Purim: A Wacky Tribute to Life


The wackiest of the many holidays on the Jewish calendar is Purim, which falls this year on Saturday evening and Sunday (and a day later in Jerusalem). Purim commemorates the Jews’ deliverance from a genocidal decree of the Persian Empire sometime in the 5th century BCE. Its story is told in the Book of Esther, the last of the 24 books of the Hebrew Bible to be canonized.


Purim, as laid down in the ninth chapter of Esther two and a half millennia ago, is a joyous day, marked by a festive meal, the sending of food gifts, the giving of charity, and the public reading of Esther (mostly in synagogues, though in Israel you can tune into synagogue readings on TV). The Talmud even tells you to get drunk on Purim until you can’t tell the difference between “cursed be Haman” (the villain of the Book of Esther, who is eventually hanged) and “blessed be Mordechai” (a good guy, who eventually becomes the king’s second-in-command).

At some point in medieval times Purim also became a costume holiday. While, in today’s Diaspora, Purim is mostly celebrated by observant Jews, in today’s Israel it’s a countrywide event and you can see colorful, often bizarre costumes everywhere, along with carnival processions on city streets (a custom begun in a then brand-new city, Tel Aviv, in 1912).


Purim is a nationalistic holiday that enshrines survival and the defeat of enemies, and in the 20th century it won some strange resonances.

On October 16, 1946, the Nazi propagandist Julius Streicher, who was convicted in the Nuremberg Trials for inciting genocide, remarked as he was being led to the gallows: “Purimfest 1946.” In 1953, Soviet dictator Joseph Stalin was making genocidal plans for Soviet Jewry. Those plans were shelved, though, when he suffered a stroke (dying a few days later) on March 1—which, that year, was Purim.



In the Purim story, the genocidal threat to the Jews comes from the Persian imperial regime, and specifically from Haman, the Jew-hating grand vizier. Israelis are aware of a striking parallel with today’s situation, in which the current Persian—or Iranian—regime has been waging a campaign to destroy Israel since taking power in 1979.

There are some significant differences as well. Haman’s boss, King Ahasuerus (probably the historical Xerxes I), has no particular beef against the Jews. He is, though, a mercurial, impressionable sort, and it’s Haman who talks him into ordering the killing of all the Jews in the empire. The current Iranian regime is, by contrast, ideologically committed to antisemitism. And whereas, in the Purim story, the Jews are dispersed throughout the empire and have not yet consolidated the Second Jewish Commonwealth in the Land of Israel, today’s Iranian regime has its sights set on what has been called the Third Jewish Commonwealth—a powerful, sovereign state that Iran knows it cannot hope to eradicate without intensive military efforts.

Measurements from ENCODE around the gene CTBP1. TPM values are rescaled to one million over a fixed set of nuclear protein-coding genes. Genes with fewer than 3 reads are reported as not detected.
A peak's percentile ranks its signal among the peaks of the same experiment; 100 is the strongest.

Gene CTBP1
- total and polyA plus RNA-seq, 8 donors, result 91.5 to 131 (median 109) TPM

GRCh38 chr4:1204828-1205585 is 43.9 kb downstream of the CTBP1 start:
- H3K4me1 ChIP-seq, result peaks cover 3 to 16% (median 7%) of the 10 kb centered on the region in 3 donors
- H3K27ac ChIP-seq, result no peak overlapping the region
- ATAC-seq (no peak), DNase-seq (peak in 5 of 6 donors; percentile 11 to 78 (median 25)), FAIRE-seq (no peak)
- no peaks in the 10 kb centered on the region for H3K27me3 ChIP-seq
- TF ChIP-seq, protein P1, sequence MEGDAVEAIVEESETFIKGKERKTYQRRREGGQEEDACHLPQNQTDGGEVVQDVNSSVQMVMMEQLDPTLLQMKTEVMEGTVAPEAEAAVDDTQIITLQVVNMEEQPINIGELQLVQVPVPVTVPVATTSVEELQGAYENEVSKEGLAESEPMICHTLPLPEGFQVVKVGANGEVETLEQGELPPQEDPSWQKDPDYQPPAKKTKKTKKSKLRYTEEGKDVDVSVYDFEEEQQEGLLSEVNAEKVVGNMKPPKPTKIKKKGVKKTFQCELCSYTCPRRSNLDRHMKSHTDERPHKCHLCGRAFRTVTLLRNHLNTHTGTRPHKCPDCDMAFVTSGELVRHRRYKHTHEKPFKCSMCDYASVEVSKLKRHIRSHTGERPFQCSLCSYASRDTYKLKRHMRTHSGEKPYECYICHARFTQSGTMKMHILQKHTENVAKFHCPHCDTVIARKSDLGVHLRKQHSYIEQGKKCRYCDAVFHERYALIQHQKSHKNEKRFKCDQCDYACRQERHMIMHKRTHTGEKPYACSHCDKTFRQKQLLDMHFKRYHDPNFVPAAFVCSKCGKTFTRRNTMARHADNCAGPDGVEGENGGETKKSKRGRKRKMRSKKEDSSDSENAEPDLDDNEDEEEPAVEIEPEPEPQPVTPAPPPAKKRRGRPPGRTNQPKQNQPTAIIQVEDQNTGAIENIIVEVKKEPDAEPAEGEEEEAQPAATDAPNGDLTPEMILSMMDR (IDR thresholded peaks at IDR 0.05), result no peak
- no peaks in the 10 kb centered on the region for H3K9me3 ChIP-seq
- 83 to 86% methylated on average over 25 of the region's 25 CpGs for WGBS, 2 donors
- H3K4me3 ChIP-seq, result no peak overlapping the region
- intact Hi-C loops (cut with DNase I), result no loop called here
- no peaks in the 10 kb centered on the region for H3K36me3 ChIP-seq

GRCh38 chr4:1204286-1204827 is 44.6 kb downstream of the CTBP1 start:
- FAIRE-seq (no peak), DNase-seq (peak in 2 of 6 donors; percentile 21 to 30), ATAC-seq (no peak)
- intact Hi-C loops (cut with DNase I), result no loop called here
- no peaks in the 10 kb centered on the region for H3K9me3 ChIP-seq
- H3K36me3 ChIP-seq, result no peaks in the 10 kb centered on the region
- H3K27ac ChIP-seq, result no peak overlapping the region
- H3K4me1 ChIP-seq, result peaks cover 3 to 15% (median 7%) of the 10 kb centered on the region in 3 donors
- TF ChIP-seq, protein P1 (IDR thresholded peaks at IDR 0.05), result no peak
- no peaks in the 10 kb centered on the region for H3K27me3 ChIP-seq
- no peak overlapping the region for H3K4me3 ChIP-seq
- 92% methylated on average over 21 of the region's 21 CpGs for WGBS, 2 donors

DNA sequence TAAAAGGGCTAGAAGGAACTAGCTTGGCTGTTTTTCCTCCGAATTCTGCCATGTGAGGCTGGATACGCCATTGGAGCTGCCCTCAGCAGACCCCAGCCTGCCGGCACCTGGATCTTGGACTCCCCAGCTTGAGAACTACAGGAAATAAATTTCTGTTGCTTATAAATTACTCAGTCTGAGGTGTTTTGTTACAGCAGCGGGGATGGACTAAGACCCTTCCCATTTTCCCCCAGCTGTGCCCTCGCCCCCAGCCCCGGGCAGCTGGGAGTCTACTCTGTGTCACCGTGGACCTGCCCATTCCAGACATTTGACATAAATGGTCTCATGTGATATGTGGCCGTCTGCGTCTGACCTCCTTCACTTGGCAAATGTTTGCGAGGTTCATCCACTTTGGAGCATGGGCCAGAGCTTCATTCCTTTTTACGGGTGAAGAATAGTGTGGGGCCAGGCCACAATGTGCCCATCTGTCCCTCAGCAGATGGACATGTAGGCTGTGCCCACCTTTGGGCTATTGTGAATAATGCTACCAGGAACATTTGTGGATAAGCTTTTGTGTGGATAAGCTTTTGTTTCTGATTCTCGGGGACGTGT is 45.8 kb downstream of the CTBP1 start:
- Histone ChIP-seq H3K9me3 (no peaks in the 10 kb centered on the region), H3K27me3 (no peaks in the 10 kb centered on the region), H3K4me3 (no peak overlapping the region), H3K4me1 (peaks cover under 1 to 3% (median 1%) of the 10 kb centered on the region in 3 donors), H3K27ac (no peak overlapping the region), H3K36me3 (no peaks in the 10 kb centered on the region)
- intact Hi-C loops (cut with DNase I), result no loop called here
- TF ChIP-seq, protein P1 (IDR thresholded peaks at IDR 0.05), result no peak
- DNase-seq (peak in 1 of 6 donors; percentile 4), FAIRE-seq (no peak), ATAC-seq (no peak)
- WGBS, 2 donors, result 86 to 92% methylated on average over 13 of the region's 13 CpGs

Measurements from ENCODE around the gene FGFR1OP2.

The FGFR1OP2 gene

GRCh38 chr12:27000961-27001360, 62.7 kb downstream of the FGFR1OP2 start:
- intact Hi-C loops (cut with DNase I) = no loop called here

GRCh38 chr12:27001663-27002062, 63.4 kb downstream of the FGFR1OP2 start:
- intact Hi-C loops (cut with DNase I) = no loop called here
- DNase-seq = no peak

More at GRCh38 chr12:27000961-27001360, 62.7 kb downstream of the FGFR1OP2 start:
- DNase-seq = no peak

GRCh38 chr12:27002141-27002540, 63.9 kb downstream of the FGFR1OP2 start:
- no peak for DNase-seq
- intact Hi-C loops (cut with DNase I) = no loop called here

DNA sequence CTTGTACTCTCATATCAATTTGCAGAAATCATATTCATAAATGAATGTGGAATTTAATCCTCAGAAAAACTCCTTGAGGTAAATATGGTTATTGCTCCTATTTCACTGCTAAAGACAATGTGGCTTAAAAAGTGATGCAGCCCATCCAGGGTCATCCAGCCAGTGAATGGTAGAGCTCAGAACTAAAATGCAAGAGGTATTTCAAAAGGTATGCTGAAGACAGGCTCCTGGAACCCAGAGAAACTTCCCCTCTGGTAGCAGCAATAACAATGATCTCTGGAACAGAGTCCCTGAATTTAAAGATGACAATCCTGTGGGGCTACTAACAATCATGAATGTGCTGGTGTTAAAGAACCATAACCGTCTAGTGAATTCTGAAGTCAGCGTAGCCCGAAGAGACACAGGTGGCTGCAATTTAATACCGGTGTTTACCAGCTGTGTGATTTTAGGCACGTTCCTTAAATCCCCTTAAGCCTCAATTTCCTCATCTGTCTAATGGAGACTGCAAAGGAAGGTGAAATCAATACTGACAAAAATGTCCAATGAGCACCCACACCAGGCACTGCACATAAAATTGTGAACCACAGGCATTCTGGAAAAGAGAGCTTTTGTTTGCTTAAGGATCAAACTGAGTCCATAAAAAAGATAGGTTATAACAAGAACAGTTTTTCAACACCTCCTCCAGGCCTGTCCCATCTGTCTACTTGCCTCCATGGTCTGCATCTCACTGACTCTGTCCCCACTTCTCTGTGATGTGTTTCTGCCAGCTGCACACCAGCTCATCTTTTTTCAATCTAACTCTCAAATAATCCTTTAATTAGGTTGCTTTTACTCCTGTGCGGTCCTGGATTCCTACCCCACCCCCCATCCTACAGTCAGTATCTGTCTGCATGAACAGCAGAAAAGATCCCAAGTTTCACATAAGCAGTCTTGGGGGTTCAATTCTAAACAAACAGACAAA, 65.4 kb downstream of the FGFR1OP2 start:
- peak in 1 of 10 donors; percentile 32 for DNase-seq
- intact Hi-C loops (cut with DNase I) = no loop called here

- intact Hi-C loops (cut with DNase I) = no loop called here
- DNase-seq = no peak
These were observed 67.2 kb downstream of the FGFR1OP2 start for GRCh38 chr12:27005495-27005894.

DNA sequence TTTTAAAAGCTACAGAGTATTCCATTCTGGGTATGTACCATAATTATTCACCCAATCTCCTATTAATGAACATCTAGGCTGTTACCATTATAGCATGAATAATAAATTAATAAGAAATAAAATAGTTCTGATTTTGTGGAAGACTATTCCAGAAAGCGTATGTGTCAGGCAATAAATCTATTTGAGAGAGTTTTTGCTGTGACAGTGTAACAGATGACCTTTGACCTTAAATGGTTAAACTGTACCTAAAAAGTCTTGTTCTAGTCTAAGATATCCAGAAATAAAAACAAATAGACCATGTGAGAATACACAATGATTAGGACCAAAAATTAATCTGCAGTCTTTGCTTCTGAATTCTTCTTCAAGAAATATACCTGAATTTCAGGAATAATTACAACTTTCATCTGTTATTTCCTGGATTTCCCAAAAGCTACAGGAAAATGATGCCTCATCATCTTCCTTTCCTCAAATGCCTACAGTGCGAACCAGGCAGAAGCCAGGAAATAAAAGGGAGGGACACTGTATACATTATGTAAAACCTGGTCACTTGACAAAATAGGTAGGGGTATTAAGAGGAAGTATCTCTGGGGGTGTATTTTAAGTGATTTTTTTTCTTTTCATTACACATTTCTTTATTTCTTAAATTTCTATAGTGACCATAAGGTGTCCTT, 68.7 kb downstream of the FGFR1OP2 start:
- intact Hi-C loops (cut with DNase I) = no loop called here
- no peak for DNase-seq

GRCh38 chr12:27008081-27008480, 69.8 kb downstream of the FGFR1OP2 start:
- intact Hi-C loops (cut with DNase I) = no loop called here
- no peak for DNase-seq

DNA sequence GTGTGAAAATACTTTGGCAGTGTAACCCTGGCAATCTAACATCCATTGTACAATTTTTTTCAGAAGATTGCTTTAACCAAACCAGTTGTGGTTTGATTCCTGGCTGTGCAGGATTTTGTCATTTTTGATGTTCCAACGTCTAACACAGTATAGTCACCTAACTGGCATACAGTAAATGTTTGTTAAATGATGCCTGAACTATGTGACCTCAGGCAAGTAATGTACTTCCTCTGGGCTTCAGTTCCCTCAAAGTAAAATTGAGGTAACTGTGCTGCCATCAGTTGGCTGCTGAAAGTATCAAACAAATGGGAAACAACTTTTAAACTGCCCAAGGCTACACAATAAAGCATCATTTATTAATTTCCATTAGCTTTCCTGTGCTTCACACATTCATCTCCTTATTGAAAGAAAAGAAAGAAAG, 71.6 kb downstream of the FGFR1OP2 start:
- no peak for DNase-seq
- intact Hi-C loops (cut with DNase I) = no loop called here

And yet, again, certain common features are striking. What stokes Haman’s ire at the Jews is the refusal of Mordechai—adoptive cousin of Esther, the king’s wife—to bow down to him. As Haman darkly complains to King Ahasuerus in Esther 3:8:


There is a certain people scattered abroad and dispersed among the people in all the provinces of thy kingdom; and their laws are diverse from all people; neither keep they the king’s laws: therefore it is not for the king’s profit to suffer them.

For the current Iranian regime, the intolerable affront is simply the Jewish state’s sovereign existence in what is supposed to be an exclusively Muslim (preferably Shiite) domain. The intended sentence for the transgression is the same—death.


And that these days should be remembered and kept throughout every generation, every family, every province, and every city; and that these days of Purim should not fail from among the Jews, nor the memorial of them perish from their seed.

So it says in Esther 9:28, and indeed, “these days” (the regular day of Purim and the additional day, now marked only in Jerusalem) have been celebrated ever since. In the Purim story, the king’s death sentence on the Jews gets lifted when his wife, Esther—whom he did not know until then to be Jewish—successfully pleads her people’s case and makes him realize that Haman is “wicked.” And once again, on Purim 2014 (5774), Israel will be a riot of color, songs, stories, plays, parades, and general hilarity, a madcap tribute to life.


And just as in Esther’s day, the will to destroy remains part of the landscape. As the Iranian regime’s minion, Hizballah leader Hassan Nasrallah, put it a few years ago:

The Jews love life, so that is what we shall take away from them. We are going to win, because they love life and we love death.

 It’s known as “the Middle East conflict.”



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